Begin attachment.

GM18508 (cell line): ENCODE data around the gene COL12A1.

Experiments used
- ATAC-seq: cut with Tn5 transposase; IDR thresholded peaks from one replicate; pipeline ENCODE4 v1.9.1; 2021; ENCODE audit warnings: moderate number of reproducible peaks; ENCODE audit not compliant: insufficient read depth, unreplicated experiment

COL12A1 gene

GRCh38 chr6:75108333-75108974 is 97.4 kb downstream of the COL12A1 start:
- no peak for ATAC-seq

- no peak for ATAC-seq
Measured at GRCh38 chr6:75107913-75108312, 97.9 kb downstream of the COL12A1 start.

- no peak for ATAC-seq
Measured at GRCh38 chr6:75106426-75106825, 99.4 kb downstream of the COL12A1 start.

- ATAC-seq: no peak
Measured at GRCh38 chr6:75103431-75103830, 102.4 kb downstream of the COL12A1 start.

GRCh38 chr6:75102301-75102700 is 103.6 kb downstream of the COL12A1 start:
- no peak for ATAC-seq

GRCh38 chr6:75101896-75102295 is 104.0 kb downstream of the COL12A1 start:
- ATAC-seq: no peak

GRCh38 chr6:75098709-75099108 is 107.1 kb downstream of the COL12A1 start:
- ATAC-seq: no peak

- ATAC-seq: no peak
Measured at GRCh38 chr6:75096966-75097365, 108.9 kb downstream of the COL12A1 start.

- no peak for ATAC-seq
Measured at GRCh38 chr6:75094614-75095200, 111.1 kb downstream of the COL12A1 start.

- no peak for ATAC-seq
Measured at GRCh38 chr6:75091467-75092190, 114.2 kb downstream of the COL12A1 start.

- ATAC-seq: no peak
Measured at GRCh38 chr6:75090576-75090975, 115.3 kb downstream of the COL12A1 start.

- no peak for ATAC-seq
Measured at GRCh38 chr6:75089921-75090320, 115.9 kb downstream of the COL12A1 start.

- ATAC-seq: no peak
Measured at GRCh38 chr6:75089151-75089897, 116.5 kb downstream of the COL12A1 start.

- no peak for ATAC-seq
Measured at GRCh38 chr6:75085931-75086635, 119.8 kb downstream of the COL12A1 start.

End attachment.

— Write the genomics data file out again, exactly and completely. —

GM18508 (cell line): ENCODE data around the gene COL12A1.

Experiments used
- ATAC-seq: cut with Tn5 transposase; IDR thresholded peaks from one replicate; pipeline ENCODE4 v1.9.1; 2021; ENCODE audit warnings: moderate number of reproducible peaks; ENCODE audit not compliant: insufficient read depth, unreplicated experiment

COL12A1 gene

GRCh38 chr6:75108333-75108974 is 97.4 kb downstream of the COL12A1 start:
- no peak for ATAC-seq

- no peak for ATAC-seq
Measured at GRCh38 chr6:75107913-75108312, 97.9 kb downstream of the COL12A1 start.

- no peak for ATAC-seq
Measured at GRCh38 chr6:75106426-75106825, 99.4 kb downstream of the COL12A1 start.

- ATAC-seq: no peak
Measured at GRCh38 chr6:75103431-75103830, 102.4 kb downstream of the COL12A1 start.

GRCh38 chr6:75102301-75102700 is 103.6 kb downstream of the COL12A1 start:
- no peak for ATAC-seq

GRCh38 chr6:75101896-75102295 is 104.0 kb downstream of the COL12A1 start:
- ATAC-seq: no peak

GRCh38 chr6:75098709-75099108 is 107.1 kb downstream of the COL12A1 start:
- ATAC-seq: no peak

- ATAC-seq: no peak
Measured at GRCh38 chr6:75096966-75097365, 108.9 kb downstream of the COL12A1 start.

- no peak for ATAC-seq
Measured at GRCh38 chr6:75094614-75095200, 111.1 kb downstream of the COL12A1 start.

- no peak for ATAC-seq
Measured at GRCh38 chr6:75091467-75092190, 114.2 kb downstream of the COL12A1 start.

- ATAC-seq: no peak
Measured at GRCh38 chr6:75090576-75090975, 115.3 kb downstream of the COL12A1 start.

- no peak for ATAC-seq
Measured at GRCh38 chr6:75089921-75090320, 115.9 kb downstream of the COL12A1 start.

- ATAC-seq: no peak
Measured at GRCh38 chr6:75089151-75089897, 116.5 kb downstream of the COL12A1 start.

- no peak for ATAC-seq
Measured at GRCh38 chr6:75085931-75086635, 119.8 kb downstream of the COL12A1 start.